Friday, September 11, 1998 Published at 21:11 GMT 22:11 UK
All the prime minister's men
The new government has to deal with a crisis that has led many Russian to desperation
The lower house of the Russian parliament, the Duma, has approved Yevgeni Primakov as the country's prime minister, ending three weeks of uncertainty.
Mr Primakov appointed Yuri Maslyukov, the former head of the Soviet state-planning agency, Gosplan, as his first deputy prime minister.
In July 1998 he was appointed trade and industry minister in the government of Sergei Kiriyenko.
Correspondents say that although Mr Maslyukov is considered as a moderate communist, Western economists are suspicious of his past as head of Gosplan.
Mr Primakov named his successor in the post of foreign minister as Igor Ivanov - who was previously first deputy foreign minister.
Correspondents say Mr Ivanov is a career diplomat and a former ambassador to Spain.
He is described as very loyal to Mr Primakov and he is expected to maintain his line of defending Russian national interests and building closer ties with China, Japan, India and other developing countries.
He was also involved in efforts to bring peace to former Yugoslavia.
Russian Central Bank
Earlier the Duma approved a top Soviet-era official, Viktor Gerashchenko, as the new chairman of the Central Bank.
He then became chairman of the Russian central bank for two years, until the rouble lost about 30% of its value in one day - the so called "Black Tuesday".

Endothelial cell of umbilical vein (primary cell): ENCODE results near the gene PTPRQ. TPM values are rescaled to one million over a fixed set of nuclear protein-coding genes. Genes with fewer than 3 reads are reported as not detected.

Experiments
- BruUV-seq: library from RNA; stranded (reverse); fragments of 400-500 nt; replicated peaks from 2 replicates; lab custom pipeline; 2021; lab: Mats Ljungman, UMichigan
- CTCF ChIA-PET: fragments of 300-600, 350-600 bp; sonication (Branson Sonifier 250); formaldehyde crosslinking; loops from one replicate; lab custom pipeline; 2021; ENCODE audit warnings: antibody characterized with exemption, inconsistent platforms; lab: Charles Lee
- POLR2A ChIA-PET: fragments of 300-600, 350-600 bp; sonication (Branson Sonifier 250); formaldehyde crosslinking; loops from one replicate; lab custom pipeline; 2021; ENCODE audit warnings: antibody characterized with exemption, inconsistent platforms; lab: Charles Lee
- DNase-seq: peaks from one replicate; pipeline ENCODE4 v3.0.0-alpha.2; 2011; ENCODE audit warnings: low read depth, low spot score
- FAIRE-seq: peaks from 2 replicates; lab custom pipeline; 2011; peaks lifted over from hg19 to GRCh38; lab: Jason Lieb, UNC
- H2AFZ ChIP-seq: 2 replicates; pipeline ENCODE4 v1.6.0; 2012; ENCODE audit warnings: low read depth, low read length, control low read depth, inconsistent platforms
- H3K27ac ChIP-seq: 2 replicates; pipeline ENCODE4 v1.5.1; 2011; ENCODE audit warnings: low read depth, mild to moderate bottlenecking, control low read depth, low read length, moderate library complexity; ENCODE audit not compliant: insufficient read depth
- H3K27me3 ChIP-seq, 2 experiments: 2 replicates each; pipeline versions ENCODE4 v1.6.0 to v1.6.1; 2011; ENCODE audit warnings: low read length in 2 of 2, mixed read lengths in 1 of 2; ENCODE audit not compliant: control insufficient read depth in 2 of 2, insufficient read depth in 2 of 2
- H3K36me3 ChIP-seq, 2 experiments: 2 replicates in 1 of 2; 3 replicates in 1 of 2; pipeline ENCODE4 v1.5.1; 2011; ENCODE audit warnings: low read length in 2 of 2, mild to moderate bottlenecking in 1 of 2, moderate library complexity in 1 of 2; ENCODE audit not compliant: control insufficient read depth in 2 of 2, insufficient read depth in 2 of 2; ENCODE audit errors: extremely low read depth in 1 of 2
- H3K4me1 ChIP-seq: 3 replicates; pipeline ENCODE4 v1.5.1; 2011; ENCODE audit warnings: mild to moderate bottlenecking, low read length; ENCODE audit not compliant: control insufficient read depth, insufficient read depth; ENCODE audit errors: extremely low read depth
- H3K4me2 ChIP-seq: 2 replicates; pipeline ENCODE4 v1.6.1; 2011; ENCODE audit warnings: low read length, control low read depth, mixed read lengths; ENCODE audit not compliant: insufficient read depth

Outlining his policies before the vote, Mr Gerashchenko said his priority was to restore banking system liquidity and save those banks which were still viable.
Correspondents say that many Western experts take a dim view of Mr Gerashchenko, especially as he is under pressure from the Duma to print more money.
But the new chairman of the Russian Central Bank, has recently won praise from commercial bankers who say they like his commitment to reforms without a blind conviction that market forces can regulate matters by themselves.
Mr Primakov reappointed the defence minister, Igor Sergeyev.
He has held this post since 1997.
He was head of the Russian Strategic Forces, overseeing wide scale reforms in the Army.
Mr Primakov also reappointed Sergei Stepashin as Interior Minister.
He has served as justice minister.
Correspondents say he was a fierce supporter of the war in Chechnya.
He has also served in the Russian secret service, the former KGB, and in 1994 became the director of its successor, the FSB.